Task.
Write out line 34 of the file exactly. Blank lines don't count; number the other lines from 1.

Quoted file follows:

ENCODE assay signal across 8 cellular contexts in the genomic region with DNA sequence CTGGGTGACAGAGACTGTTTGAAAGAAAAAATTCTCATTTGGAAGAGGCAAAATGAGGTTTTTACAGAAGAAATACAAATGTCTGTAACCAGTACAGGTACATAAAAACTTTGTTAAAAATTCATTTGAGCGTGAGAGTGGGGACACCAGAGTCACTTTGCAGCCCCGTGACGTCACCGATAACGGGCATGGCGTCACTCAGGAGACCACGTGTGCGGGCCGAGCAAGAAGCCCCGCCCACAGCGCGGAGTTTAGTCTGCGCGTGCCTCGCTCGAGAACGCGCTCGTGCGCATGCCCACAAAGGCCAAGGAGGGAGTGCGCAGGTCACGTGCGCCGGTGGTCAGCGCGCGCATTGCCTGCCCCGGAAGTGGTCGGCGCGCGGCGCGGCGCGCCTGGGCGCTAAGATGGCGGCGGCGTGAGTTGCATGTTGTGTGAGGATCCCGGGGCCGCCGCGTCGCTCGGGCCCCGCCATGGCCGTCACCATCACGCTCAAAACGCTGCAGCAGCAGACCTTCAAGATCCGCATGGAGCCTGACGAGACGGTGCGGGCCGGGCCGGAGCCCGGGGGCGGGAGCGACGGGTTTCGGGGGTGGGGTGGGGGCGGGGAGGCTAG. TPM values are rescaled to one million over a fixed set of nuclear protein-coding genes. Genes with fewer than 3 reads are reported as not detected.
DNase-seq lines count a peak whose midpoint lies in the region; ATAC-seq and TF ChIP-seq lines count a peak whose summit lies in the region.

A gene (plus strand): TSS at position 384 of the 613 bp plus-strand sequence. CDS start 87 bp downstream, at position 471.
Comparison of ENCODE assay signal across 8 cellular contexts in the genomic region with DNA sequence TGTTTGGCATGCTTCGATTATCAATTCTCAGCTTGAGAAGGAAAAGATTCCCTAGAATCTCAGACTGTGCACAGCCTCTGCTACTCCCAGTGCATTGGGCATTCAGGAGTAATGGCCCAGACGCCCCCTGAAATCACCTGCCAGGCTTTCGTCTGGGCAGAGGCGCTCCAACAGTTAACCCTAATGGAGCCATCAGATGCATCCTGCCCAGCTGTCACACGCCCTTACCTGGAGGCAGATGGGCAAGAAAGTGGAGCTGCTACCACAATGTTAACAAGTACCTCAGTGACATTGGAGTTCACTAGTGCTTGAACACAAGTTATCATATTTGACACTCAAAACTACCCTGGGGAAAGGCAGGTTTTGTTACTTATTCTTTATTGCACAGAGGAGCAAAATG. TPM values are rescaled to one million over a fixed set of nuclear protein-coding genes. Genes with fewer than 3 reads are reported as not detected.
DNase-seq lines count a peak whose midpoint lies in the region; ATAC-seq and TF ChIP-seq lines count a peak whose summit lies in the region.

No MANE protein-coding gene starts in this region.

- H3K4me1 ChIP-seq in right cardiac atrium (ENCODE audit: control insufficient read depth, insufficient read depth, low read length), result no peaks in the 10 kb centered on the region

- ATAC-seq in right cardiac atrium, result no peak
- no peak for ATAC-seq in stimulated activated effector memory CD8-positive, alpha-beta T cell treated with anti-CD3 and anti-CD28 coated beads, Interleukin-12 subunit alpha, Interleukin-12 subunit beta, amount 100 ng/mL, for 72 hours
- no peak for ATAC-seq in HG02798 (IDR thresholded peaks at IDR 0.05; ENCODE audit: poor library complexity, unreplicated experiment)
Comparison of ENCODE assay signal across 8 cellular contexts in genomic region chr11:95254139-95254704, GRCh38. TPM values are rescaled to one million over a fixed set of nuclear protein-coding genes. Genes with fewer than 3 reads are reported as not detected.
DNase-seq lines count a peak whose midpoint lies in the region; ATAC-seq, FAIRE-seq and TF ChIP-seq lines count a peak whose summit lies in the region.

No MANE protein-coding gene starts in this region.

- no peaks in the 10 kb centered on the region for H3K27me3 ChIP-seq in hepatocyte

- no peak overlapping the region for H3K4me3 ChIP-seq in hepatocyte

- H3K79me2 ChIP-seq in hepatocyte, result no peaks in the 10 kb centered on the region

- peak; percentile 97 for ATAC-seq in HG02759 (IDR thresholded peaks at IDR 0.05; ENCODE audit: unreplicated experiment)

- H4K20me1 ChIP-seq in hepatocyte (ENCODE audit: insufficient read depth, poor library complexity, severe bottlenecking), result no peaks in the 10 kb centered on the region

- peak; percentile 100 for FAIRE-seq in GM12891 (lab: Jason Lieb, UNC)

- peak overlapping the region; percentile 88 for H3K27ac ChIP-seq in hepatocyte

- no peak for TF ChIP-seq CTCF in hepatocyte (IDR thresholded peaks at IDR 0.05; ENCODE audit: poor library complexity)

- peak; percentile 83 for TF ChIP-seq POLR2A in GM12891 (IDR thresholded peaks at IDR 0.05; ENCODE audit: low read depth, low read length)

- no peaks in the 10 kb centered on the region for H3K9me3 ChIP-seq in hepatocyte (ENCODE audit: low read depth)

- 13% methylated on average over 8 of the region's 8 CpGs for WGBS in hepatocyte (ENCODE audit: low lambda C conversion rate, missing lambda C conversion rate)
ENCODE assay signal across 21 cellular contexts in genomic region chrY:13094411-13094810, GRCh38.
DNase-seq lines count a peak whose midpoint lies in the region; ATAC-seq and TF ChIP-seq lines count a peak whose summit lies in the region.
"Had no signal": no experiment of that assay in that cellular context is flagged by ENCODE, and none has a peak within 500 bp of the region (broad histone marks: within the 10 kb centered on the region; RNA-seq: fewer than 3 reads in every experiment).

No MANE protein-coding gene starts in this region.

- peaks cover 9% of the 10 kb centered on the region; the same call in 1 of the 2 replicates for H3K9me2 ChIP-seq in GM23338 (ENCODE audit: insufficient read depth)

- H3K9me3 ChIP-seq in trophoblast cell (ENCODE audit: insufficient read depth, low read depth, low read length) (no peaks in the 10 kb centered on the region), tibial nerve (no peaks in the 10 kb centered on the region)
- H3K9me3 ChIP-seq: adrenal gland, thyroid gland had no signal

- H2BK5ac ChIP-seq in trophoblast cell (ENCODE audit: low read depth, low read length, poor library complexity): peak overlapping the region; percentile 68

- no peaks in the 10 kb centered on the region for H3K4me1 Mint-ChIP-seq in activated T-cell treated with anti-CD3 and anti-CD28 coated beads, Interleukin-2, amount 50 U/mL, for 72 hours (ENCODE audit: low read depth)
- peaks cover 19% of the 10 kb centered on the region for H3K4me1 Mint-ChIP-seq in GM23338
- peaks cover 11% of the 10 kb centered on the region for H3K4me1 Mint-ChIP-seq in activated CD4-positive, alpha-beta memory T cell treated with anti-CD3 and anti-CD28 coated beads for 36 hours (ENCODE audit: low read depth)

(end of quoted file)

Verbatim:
- peaks cover 19% of the 10 kb centered on the region for H3K4me1 Mint-ChIP-seq in GM23338